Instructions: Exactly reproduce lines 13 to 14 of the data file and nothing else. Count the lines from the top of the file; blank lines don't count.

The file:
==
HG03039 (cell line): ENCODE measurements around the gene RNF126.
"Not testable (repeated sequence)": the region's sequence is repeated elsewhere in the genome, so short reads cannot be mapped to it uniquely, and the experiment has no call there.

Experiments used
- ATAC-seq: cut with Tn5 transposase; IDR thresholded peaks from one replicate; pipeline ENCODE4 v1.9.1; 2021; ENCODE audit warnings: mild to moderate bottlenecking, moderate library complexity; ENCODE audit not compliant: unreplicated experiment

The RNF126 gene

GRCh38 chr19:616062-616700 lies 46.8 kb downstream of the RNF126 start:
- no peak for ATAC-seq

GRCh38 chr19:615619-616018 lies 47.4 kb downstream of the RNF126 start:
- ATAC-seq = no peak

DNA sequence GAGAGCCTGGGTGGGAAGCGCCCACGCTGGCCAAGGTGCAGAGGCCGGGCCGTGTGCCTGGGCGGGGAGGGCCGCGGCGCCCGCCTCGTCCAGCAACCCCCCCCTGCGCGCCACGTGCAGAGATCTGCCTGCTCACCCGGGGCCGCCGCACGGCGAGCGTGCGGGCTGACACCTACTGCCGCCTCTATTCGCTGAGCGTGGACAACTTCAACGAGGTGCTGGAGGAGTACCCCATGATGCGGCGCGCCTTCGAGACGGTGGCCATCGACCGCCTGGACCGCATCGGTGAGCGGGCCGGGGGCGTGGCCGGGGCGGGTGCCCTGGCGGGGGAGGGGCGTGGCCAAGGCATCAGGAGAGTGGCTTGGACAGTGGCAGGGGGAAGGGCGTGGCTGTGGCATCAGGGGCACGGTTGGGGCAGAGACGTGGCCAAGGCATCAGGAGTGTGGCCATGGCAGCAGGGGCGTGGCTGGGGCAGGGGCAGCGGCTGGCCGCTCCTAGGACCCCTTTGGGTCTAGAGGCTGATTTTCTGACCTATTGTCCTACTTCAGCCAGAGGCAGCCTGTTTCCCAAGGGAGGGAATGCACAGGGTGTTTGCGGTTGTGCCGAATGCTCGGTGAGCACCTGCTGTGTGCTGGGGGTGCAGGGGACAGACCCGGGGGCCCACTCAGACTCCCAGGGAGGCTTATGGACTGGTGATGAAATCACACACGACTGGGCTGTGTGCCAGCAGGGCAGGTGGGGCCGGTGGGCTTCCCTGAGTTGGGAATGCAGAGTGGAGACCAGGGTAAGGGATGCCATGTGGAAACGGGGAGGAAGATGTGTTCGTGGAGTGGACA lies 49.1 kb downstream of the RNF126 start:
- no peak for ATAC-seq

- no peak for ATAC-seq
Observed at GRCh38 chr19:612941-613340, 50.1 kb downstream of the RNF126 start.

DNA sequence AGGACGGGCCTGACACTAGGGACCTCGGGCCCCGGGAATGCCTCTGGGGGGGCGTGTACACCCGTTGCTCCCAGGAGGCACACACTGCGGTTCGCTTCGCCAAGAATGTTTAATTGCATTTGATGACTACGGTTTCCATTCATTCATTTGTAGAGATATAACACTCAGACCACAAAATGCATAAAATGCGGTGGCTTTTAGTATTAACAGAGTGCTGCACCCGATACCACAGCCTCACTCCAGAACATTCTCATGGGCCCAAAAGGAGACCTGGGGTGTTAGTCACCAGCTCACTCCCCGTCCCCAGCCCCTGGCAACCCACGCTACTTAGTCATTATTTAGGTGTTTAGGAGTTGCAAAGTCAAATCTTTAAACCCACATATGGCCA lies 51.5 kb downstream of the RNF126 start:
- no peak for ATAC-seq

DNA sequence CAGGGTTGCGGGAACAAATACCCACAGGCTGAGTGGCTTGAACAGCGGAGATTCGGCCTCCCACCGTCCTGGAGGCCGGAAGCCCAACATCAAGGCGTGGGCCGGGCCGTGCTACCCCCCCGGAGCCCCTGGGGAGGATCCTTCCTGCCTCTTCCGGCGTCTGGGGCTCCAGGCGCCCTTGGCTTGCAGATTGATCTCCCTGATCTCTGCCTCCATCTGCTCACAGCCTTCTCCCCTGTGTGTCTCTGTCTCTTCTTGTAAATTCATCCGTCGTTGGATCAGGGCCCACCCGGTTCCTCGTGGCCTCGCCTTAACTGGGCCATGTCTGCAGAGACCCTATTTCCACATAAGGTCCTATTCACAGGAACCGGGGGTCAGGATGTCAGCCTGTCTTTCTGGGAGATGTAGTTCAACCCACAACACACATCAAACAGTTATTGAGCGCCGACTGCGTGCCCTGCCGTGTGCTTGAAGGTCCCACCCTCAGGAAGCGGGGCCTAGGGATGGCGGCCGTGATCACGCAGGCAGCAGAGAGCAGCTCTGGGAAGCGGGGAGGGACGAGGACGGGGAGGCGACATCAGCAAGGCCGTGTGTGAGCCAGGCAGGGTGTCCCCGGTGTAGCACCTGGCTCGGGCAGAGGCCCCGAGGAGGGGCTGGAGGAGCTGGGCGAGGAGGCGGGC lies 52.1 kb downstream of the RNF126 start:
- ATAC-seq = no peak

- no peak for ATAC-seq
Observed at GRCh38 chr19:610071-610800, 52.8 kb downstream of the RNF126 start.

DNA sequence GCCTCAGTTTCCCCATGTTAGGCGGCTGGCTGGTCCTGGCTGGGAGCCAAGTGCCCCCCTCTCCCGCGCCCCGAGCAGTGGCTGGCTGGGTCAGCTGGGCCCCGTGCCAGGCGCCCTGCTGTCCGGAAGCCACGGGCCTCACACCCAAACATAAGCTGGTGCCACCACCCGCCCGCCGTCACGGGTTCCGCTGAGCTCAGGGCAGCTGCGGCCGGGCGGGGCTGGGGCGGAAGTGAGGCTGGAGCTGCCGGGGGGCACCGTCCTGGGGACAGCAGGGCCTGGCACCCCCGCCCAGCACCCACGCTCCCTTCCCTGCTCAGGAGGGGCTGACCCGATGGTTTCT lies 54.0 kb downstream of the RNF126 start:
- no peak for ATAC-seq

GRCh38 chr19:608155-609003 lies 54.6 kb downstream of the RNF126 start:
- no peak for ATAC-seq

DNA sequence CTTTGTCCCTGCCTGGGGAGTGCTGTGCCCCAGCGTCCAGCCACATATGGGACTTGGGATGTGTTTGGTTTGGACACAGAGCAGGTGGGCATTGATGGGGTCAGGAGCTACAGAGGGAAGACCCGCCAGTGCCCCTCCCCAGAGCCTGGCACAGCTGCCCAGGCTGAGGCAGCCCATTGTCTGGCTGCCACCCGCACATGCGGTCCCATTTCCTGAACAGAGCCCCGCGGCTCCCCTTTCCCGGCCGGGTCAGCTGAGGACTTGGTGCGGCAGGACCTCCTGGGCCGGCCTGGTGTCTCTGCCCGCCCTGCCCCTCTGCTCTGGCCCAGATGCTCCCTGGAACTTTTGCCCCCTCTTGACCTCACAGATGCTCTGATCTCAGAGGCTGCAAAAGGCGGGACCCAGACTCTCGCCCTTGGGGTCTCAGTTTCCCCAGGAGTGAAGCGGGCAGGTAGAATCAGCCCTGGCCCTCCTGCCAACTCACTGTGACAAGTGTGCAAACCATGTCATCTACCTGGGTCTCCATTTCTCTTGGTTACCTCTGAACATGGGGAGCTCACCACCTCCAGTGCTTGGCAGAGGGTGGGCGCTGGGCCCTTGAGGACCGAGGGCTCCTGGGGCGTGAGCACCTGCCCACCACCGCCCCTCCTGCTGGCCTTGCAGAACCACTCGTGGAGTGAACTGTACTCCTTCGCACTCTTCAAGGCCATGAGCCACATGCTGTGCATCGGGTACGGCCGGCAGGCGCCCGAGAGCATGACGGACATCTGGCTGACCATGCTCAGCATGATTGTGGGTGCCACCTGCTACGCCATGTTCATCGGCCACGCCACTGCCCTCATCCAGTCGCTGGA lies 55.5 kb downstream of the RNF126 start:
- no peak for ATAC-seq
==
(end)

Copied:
Observed at GRCh38 chr19:612941-613340, 50.1 kb downstream of the RNF126 start.

DNA sequence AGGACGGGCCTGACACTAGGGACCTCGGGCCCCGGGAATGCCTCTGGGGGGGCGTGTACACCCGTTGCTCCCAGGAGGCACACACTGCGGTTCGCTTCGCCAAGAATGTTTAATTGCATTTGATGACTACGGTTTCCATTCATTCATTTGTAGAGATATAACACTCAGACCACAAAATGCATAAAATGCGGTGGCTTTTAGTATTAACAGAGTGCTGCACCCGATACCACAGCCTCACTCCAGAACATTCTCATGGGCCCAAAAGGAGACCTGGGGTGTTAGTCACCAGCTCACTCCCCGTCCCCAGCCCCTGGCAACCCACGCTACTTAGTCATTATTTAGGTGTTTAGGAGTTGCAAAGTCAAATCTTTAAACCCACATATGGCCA lies 51.5 kb downstream of the RNF126 start: